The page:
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Advances in VirologyVolume 2013 2013, Article ID 121924, 9 pages

Review Article

Department of Biology, Northeastern Illinois University, Chicago, Chicago, IL 60625, USA

Department of Microbiology and Immunology, College of Medicine, University of Illinois at Chicago, IL 60612, USA

Received 9 August 2012; Revised 9 December 2012; Accepted 23 December 2012

Academic Editor: Hector Aguilar-Carreno

Copyright © 2013 Emily Rumschlag-Booms and Lijun Rong. This is an open access article distributed under the Creative Commons Attribution License, which permits unrestricted use, distribution, and reproduction in any medium, provided the original work is properly cited.


Influenza A viruses have broad host tropism, being able to infect a range of hosts from wild fowl to swine to humans. This broad tropism makes highly pathogenic influenza A strains, such as H5N1, potentially dangerous to humans if they gain the ability to jump from an animal reservoir to humans. How influenza A viruses are able to jump the species barrier is incompletely understood due to the complex genetic nature of the viral surface glycoprotein, hemagglutinin, which mediates entry, combined with the virus-s ability to use various receptor linkages. Current therapeutics against influenza A include those that target the uncoating process after entry as well as those that prevent viral budding. While there are therapeutics in development that target entry, currently there are none clinically available. We review here the genetics of influenza A viruses that contribute to entry tropism, how these genetic alterations may contribute to receptor usage and species tropism, as well as how novel therapeutics can be developed that target the major surface glycoprotein, hemagglutinin.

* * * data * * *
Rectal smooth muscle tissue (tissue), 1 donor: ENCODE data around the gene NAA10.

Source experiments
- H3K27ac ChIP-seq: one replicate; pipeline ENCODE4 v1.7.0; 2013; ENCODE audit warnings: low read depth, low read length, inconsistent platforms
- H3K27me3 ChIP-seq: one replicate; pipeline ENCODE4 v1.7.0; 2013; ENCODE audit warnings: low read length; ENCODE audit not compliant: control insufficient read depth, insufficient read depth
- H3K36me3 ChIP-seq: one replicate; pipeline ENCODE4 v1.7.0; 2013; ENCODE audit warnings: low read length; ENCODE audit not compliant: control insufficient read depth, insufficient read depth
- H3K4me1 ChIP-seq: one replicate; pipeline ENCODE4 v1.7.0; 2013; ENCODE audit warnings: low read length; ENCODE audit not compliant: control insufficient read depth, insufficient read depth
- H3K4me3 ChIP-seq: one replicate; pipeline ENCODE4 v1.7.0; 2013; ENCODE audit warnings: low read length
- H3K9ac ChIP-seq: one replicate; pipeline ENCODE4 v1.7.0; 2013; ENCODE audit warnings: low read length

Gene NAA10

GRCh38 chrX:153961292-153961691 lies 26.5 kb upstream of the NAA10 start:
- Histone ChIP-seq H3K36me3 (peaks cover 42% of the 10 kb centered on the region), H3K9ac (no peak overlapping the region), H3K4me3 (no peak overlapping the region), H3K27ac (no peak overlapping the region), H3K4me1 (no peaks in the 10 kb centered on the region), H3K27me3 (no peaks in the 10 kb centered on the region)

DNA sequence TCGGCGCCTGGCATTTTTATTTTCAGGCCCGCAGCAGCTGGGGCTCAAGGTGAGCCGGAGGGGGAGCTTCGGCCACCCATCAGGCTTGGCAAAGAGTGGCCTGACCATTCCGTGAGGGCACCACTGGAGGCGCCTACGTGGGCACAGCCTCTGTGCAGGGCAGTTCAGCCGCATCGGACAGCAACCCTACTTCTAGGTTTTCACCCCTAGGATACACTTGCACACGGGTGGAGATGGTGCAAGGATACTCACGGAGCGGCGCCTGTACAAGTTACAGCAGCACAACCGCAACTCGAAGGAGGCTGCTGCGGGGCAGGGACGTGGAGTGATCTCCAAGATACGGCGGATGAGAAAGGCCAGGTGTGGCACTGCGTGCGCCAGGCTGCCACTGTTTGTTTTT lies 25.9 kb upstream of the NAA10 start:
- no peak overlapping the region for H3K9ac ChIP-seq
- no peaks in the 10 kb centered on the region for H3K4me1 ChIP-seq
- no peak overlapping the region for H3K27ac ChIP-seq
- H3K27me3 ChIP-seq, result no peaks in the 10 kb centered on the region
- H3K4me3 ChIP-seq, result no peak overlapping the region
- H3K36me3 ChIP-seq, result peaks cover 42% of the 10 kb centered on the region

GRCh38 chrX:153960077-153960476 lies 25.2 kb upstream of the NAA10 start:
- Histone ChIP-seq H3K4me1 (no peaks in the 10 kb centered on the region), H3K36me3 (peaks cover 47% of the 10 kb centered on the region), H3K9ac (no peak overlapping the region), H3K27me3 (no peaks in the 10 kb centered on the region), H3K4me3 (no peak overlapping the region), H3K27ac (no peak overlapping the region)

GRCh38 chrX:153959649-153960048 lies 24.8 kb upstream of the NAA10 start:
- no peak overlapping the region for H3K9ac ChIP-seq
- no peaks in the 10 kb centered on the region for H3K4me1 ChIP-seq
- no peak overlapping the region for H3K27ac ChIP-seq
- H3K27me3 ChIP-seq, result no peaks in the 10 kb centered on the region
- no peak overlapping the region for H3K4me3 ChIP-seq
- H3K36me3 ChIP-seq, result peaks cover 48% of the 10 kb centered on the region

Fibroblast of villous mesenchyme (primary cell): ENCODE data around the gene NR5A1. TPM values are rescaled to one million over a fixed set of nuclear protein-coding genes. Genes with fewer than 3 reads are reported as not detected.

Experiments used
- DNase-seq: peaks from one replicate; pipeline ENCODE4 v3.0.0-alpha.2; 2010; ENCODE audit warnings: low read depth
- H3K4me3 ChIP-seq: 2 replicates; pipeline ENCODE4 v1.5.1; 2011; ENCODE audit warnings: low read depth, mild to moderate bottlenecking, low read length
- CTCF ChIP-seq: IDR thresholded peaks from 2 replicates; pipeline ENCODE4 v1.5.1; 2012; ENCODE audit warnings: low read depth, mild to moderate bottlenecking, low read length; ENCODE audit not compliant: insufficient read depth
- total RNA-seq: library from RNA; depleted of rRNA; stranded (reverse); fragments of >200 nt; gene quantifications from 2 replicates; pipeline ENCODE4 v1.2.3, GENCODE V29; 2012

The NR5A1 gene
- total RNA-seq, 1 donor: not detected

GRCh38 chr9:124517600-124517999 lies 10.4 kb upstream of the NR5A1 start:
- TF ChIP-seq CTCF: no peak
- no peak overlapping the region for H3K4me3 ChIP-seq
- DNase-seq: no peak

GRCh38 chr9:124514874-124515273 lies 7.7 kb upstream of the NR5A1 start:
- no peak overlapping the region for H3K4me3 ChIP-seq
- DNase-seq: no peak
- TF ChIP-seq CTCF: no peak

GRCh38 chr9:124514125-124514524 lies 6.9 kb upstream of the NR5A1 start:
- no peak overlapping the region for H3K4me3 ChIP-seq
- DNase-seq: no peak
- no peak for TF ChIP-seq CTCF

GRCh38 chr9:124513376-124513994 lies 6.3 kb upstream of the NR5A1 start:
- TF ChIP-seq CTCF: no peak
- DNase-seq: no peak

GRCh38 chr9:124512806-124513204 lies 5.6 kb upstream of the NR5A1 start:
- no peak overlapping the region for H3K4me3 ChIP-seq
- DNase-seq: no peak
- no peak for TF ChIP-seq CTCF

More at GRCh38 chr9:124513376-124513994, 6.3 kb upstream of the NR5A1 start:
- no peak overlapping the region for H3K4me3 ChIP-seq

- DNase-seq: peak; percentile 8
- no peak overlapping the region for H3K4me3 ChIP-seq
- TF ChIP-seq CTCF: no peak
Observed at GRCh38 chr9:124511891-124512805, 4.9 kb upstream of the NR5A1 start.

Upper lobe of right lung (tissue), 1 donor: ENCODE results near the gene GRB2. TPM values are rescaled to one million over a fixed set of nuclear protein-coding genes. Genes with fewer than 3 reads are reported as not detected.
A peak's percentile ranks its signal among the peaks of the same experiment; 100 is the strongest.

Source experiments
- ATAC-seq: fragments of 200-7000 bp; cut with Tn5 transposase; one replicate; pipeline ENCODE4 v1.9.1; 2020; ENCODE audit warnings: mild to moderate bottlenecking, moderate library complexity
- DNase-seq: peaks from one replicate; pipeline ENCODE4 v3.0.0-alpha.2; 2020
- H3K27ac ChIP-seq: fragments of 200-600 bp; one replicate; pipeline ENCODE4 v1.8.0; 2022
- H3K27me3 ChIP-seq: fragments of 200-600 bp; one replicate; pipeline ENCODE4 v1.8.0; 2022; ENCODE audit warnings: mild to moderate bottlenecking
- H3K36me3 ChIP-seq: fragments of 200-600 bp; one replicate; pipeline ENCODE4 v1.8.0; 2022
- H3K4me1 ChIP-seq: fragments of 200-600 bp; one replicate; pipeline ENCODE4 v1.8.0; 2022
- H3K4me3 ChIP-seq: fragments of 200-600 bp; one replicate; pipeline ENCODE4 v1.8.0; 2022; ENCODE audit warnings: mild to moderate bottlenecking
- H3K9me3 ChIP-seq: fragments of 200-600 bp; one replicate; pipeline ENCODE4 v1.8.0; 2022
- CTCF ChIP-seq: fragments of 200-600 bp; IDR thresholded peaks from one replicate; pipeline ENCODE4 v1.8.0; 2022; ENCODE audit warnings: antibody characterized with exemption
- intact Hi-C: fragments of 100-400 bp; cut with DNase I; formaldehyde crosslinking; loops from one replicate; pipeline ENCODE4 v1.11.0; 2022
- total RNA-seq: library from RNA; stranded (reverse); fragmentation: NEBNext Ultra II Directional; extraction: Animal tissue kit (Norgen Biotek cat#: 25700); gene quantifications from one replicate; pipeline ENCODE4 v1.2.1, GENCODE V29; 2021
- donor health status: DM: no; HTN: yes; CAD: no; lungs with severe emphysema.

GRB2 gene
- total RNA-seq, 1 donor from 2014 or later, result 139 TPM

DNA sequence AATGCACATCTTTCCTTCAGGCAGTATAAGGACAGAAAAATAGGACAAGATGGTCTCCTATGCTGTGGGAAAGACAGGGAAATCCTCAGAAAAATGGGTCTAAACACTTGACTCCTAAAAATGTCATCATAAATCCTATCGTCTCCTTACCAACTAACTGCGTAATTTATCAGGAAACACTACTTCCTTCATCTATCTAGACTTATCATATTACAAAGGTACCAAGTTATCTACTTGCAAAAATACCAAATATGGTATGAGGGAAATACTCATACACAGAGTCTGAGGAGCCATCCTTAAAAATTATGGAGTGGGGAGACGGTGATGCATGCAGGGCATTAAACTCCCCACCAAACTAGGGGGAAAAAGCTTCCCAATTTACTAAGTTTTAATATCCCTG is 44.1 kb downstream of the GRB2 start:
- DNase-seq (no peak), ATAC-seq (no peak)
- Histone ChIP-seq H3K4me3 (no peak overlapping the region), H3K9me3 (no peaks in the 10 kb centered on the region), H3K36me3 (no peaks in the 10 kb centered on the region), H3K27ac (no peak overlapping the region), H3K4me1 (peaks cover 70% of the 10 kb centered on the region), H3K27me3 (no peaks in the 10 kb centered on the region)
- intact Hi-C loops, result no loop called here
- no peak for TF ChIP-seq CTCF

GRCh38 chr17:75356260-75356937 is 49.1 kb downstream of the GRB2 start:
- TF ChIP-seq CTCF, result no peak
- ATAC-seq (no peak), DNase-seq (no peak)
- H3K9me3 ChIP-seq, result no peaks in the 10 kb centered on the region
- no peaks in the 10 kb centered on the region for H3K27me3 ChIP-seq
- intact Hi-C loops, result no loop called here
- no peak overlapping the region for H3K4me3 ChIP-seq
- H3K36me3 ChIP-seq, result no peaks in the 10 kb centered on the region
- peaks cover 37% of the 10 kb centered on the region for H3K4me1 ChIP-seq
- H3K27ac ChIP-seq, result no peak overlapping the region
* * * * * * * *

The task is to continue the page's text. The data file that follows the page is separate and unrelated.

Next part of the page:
Autor: Emily Rumschlag-Booms and Lijun Rong



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